Owens testified that she and White decided to go shopping on the day of the incident.   Owens picked up White and White's granddaughter in her car, and White placed an Old Navy bag filled with clothes in the trunk, explaining that she planned to take the clothes to her son.   They then drove to the Old Navy store.   Owens did not enter the store with White, but saw her through the window as she waited for White to exit.   According to Owens, White took a small package from her granddaughter's hand, turned toward the cashier, tossed the item on the counter, and left the store.   Owens did not see White remove anything from her tote bag.

 1. White first argues that the trial court erred in failing to redact improper character evidence from the indictment, which was read to the jury.   We agree.

The indictment charged that White committed theft by shoplifting by concealing and taking possession of the package of underwear with the intent to appropriate the merchandise.   It further alleged that White had been convicted of shoplifting on three prior occasions, and it provided the date, location, and case number for those convictions.   At the beginning of the trial, White requested that the trial court redact any reference to the prior convictions before reading the indictment to the jury.   Citing our decisions in Wainwright v. State3 and Favors v. State,4 the trial court denied the request and read the indictment to the jurors in its entirety.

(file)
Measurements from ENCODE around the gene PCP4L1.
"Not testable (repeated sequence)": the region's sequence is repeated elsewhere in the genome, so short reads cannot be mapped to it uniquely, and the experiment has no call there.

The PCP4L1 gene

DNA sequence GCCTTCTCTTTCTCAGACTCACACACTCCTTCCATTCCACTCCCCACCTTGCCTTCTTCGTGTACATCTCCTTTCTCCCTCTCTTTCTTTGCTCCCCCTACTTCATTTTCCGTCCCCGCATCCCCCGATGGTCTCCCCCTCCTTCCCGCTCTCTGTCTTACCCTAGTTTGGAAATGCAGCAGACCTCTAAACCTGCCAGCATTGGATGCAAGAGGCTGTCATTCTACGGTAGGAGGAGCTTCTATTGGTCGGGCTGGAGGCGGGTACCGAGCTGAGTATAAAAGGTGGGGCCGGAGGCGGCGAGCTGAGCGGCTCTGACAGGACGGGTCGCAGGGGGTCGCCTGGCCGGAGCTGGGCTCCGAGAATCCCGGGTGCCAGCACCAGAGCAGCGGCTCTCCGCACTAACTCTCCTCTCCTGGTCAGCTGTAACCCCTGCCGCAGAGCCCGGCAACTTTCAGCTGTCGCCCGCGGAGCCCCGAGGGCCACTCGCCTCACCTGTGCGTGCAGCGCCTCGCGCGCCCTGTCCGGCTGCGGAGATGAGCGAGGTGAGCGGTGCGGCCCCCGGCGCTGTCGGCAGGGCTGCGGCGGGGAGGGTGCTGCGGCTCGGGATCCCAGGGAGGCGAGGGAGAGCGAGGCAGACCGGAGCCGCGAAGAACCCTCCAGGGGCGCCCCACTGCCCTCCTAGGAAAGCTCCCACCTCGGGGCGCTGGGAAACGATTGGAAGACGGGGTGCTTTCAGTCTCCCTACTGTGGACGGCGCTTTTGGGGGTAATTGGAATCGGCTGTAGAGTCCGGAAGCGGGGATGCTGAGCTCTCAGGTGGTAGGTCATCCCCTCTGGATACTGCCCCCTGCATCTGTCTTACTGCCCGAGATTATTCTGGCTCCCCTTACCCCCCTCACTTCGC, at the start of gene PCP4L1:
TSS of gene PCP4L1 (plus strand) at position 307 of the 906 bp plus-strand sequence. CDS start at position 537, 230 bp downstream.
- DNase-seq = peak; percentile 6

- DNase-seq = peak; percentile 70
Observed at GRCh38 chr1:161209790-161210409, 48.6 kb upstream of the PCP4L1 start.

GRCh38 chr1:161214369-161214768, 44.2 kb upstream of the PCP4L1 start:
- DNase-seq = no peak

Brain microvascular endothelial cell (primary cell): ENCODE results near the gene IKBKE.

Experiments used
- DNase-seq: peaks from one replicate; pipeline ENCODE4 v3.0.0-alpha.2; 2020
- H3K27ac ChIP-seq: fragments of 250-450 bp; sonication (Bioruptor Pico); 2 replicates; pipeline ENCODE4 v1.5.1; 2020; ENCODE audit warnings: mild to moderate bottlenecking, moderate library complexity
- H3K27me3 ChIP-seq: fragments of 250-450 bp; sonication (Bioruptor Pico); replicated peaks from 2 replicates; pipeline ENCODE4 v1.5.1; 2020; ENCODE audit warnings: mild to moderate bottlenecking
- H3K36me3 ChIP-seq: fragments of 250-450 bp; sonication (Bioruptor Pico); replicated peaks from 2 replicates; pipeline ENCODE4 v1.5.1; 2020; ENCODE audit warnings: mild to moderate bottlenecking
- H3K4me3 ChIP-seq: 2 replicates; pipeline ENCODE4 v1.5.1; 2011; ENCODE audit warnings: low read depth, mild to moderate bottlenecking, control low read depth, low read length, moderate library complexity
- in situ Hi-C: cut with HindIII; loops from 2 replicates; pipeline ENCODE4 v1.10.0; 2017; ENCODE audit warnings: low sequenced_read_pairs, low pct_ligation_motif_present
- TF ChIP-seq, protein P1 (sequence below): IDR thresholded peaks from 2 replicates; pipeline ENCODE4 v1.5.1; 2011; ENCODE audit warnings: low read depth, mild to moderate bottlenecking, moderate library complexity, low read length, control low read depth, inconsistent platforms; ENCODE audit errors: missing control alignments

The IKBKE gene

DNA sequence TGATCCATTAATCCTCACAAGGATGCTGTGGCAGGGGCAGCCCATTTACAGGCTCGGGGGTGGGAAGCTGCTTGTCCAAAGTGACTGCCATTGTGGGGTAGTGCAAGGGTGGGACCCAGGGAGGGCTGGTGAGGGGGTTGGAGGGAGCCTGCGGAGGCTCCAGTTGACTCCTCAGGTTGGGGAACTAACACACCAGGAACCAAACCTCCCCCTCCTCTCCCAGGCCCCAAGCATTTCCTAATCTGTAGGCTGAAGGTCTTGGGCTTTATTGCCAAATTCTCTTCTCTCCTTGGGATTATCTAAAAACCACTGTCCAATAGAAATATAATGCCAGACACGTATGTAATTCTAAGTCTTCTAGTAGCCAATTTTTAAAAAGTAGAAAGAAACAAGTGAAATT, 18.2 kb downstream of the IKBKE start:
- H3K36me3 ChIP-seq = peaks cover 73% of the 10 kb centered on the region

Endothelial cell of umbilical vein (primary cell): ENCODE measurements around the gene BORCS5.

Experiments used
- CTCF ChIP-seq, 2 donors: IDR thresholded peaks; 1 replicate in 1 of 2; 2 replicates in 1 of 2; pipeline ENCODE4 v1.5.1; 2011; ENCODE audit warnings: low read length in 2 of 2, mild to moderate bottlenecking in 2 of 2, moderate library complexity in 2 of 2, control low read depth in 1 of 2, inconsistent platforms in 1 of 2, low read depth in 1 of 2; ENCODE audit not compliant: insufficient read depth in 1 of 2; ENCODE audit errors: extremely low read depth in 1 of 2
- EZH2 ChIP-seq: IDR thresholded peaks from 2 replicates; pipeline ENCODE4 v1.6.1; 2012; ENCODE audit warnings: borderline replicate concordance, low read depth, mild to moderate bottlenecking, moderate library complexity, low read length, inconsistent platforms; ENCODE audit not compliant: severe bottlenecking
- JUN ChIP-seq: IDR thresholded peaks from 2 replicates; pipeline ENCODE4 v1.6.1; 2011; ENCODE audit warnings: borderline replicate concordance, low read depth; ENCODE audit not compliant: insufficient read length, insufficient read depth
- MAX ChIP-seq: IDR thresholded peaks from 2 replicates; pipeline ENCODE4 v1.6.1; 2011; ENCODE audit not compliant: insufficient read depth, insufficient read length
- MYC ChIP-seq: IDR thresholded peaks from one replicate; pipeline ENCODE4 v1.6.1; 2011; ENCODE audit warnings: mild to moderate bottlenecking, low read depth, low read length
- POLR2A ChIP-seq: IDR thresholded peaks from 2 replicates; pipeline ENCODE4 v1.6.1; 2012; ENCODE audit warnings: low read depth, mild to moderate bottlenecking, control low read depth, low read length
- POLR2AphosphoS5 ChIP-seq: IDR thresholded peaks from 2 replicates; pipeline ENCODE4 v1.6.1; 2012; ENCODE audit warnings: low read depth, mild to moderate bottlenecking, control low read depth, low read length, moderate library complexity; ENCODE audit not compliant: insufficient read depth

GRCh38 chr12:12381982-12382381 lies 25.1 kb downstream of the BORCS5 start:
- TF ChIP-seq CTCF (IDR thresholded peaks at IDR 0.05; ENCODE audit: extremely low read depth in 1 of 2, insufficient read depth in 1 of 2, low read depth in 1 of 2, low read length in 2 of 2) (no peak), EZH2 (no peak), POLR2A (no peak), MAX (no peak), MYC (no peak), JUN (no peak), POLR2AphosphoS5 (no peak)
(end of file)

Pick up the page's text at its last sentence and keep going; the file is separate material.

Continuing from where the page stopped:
Under OCGA § 16-8-14(b)(1)(C), “[u]pon conviction of a fourth or subsequent offense for shoplifting, ․ the defendant commits a felony and shall be punished by imprisonment for not less than one nor more than ten years.”   Our decisions in Wainwright and Favors make clear that recidivism under this provision must be alleged in the indictment.5  This is so because the nature of the offense changes from a misdemeanor to a felony through repetition, and the indictment must “reflect[ ] the maximum punishment to which the defendant can be sentenced.” 6  The recidivist allegation thus provides notice to the defendant that her prior convictions will be used against her at sentencing.7